The General Assembly, by this statute, proscribed three separate species of conduct in the use of telephone and radio communications, when accompanied by the intent to coerce, intimidate or harass: (1) obscene language, (2) obscene suggestions or proposals, and (3) threats of illegal or immoral acts. These three offenses are stated in the disjunctive, separated by "or." The first and second offenses are qualified by the word "obscene." The third offense, proscribing threats, is not so limited. We conclude that the General Assembly, having required that the first two offenses must meet the test of obscenity, deliberately chose to omit that limitation in the case of threatening language. See Zinone v. Lee's Crossing Homeowners Ass'n, 282 Va. 330, 337, 714 S.E.2d 922, 925 (2011) (explaining that the Court "presume[s] that the legislature chose, with care, the words it use[s]" when it enacts a statute and that "when the General Assembly has used specific language in one instance, but omits that language or uses different language when addressing a similar subject elsewhere in the Code, we must presume that the difference in the choice of language was intentional") (citing Addison v. Jurgelsky, 281 Va. 205, 208, 704 S.E.2d 402, 404 (2011), Hollingsworth v. Norfolk S. Ry., 279 Va. 360, 366-67 & n. 2, 689 S.E.2d 651, 654-55 & n. 2 (2010), and Halifax Corp. v. First Union National Bank, 262 Va. 91, 100, 546 S.E.2d 696, 702 (2001)).

We conclude that the question whether language used in telephonic communications is obscene is immaterial in cases involving threats to commit illegal or immoral acts, where the threat is made with the intent to coerce, intimidate or harass any person. Rives' language, quoted above, was clearly sufficient to enable a rational factfinder to conclude that he was threatening V.L. with physical injury in the form of a sexual offense, with the obvious intent to intimidate and harass her. Speech of that kind falls outside the protection of the First Amendment. Thorne v. Bailey, 846 F.2d 241, 243 (4th Cir.1988). State law may proscribe it, obscene or not.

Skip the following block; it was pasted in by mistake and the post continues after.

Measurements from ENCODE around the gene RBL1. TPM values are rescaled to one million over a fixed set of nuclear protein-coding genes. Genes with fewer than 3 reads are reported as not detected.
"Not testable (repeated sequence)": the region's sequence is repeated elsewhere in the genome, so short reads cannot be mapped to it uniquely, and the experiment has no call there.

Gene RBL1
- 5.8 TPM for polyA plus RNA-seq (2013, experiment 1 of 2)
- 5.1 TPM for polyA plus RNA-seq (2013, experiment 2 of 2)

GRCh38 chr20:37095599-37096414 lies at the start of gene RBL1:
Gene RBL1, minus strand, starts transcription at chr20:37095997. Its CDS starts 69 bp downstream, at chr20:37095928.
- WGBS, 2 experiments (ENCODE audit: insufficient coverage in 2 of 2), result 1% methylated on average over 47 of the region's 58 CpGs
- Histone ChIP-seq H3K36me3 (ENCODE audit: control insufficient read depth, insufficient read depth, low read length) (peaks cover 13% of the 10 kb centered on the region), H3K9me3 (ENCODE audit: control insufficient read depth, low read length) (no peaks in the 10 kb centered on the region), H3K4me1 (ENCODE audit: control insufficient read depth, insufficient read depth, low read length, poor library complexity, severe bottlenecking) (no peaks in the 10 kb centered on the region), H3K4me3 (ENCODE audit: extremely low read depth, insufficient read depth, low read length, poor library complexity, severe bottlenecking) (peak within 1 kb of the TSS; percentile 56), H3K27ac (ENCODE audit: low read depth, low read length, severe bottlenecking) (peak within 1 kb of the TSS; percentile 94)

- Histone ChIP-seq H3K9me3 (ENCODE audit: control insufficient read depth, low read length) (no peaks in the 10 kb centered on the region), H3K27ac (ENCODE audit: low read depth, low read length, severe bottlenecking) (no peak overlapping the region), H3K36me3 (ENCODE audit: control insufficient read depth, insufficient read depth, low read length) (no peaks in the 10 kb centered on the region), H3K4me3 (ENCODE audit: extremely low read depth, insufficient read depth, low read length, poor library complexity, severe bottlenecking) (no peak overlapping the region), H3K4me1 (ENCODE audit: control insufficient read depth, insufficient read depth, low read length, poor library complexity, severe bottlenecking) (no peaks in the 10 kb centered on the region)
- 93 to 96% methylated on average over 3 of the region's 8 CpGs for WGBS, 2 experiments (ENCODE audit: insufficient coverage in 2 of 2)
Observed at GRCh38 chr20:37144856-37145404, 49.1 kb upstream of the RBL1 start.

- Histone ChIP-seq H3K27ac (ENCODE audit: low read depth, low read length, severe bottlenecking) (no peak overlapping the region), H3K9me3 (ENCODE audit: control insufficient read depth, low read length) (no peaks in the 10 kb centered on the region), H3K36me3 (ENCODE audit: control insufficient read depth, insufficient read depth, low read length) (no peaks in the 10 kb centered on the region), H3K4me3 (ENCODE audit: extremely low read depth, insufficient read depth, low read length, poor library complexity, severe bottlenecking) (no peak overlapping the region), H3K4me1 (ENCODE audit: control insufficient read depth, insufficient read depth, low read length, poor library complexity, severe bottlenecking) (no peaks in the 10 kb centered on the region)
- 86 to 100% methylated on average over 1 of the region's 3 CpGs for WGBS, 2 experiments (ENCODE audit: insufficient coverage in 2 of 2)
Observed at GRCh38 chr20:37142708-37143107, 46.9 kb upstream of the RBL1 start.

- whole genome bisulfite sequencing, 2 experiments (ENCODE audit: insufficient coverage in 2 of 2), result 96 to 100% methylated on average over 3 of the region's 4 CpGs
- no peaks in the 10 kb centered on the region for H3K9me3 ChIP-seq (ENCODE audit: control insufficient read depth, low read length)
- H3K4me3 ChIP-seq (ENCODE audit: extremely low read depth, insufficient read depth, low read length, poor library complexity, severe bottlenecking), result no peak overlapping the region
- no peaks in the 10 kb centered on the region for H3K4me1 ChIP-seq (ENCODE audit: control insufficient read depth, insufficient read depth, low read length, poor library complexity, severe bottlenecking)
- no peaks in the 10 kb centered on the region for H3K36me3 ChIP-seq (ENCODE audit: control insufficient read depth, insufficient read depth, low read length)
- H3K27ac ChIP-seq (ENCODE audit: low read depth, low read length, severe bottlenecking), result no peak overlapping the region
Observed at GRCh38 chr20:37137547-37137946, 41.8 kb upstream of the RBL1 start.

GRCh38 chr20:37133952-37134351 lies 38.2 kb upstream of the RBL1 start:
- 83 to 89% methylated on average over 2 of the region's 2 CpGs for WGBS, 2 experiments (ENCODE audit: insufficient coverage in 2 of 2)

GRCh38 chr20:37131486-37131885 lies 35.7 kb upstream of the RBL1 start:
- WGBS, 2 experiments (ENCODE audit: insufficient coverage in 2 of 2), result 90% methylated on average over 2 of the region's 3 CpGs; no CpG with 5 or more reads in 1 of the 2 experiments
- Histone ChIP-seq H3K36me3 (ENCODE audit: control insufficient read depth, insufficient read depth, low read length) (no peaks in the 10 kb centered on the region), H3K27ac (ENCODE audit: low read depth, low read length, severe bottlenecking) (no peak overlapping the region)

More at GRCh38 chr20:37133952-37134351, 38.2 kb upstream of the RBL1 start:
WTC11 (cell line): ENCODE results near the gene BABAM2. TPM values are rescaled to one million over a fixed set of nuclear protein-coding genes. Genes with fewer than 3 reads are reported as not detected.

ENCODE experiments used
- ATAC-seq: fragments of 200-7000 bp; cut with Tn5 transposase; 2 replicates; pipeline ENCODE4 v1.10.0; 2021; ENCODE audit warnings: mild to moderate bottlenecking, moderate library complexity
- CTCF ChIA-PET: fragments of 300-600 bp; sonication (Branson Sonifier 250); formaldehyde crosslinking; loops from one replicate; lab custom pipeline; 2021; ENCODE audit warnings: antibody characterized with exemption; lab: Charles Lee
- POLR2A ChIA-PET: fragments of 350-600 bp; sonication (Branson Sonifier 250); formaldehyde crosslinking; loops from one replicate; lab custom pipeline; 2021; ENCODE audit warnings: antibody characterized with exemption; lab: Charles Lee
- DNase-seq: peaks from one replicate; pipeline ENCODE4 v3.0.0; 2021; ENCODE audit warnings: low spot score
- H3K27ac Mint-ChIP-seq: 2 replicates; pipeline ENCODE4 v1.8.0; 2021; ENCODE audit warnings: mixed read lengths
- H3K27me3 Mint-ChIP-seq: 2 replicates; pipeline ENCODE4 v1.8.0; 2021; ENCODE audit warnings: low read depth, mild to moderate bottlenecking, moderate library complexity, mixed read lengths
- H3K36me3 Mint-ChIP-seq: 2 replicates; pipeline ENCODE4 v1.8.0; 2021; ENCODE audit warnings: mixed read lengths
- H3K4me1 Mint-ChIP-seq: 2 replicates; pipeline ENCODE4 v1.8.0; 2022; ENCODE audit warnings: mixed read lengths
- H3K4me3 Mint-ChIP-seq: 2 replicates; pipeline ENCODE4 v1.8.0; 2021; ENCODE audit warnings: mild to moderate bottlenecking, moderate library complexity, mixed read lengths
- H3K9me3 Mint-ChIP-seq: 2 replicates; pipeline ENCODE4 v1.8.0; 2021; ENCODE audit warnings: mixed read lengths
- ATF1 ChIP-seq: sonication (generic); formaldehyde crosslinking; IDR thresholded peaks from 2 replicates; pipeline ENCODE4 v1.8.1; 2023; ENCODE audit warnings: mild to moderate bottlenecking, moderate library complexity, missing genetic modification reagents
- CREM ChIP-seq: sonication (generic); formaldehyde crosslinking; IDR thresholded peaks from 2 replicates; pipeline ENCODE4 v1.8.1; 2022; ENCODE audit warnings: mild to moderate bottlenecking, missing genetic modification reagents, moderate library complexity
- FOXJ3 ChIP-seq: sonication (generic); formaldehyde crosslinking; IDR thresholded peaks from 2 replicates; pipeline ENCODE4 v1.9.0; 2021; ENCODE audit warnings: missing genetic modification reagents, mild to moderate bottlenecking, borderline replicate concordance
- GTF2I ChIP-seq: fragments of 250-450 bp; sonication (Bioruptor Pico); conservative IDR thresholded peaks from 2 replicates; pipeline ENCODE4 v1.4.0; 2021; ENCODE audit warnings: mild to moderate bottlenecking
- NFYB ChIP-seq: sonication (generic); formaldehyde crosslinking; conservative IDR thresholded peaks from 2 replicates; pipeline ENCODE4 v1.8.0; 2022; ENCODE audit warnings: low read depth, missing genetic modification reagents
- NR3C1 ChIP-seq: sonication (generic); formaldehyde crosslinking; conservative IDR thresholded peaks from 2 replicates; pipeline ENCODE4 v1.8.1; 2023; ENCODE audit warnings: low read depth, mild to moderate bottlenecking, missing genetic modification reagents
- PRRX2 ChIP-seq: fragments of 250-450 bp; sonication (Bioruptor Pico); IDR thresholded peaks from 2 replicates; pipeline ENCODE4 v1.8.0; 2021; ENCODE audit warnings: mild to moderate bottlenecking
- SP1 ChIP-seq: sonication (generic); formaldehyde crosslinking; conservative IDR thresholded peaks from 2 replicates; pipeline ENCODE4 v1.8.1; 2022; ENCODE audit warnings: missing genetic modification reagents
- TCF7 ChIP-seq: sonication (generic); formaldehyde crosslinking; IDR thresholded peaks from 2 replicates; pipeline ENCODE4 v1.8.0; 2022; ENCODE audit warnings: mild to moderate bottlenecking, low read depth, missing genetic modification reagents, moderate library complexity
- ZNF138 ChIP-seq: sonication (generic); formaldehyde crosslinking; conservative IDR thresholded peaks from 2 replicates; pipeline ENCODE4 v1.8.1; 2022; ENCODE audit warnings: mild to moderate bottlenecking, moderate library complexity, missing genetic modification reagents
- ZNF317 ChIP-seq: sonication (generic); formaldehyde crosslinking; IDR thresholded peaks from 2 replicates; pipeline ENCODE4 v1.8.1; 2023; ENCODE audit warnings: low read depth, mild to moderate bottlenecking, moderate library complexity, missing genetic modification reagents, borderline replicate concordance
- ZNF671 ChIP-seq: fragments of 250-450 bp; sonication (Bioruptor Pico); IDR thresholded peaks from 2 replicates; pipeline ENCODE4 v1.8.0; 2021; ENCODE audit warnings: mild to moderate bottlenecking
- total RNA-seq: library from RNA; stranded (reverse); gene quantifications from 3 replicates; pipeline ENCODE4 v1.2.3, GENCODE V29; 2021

Accordingly, we affirm the conviction. The appellant shall pay to the Commonwealth of Virginia two hundred and fifty dollars damages.

Justices McCLANAHAN and POWELL took no part in the consideration of this case.

Chief Justice KINSER, with whom Justice LEMONS joins, dissenting.

The "right result for the wrong reason" doctrine cannot be utilized when a defendant is not on notice at trial to present evidence to rebut a particular method of proof articulated by the Commonwealth. Whitehead v. Commonwealth, 278 Va. 105, 115, 677 S.E.2d 265, 270 (2009). In the case before us, the parties stipulated that "the only issue presented at trial was a legal one, namely whether or not the language used by [John Lombe] Rives was both obscene and harassing, such that it would violate" Code § 18.2-372. Based on that stipulation, the trial court found the language used by Rives "both obscene and harassing."

I agree with the majority that Rives was on notice that he was charged with violating Code § 18.2-427 by virtue of the indictment. But, as the majority recognizes, that statute "proscribe[s] three separate species of conduct." The stipulation makes clear that the Commonwealth was not pursuing a theory of guilt predicated on that portion of the statute making it illegal for a person to "threaten any illegal or immoral act with the intent to coerce, intimidate, or harass ... over any telephone." Code § 18.2-427.** Instead the Commonwealth's theory was that Rives had used "obscene ... language ... with the intent to ... harass." Id. Thus, Rives was not on notice to present evidence to rebut the charge of "threaten[ing] any illegal or immoral act" with the intent to harass. Id. It is inappropriate, therefore, to apply the "right result for the wrong reason" doctrine to affirm the trial court's judgment. See Whitehead, 278 Va. at 115, 677 S.E.2d at 270.

For the reasons stated in Barson v. Commonwealth, 284 Va. ___, 726 S.E.2d 292 (2012) (this day decided), I conclude that the statutory definition of the term "obscene" set forth in Code § 18.2-372 applies to the offense proscribed in Code § 18.2-427. Although the language Rives used in the telephone messages at issue was rude, vulgar, and disgusting, I also conclude that it does not satisfy that definition.

Thus, I respectfully dissent and would reverse the judgment of the Court of Appeals of Virginia affirming the conviction.

FootNotes


* Taken from Miller v. California, 413 U.S. 15, 24, 93 S.Ct. 2607, 37 L.Ed.2d 419 (1973) (setting a standard whereby state laws regulating pornography may pass muster under the First Amendment).
** As in effect prior to the amendment by 2010 Acts ch. 565. The statute currently features substantially similar language.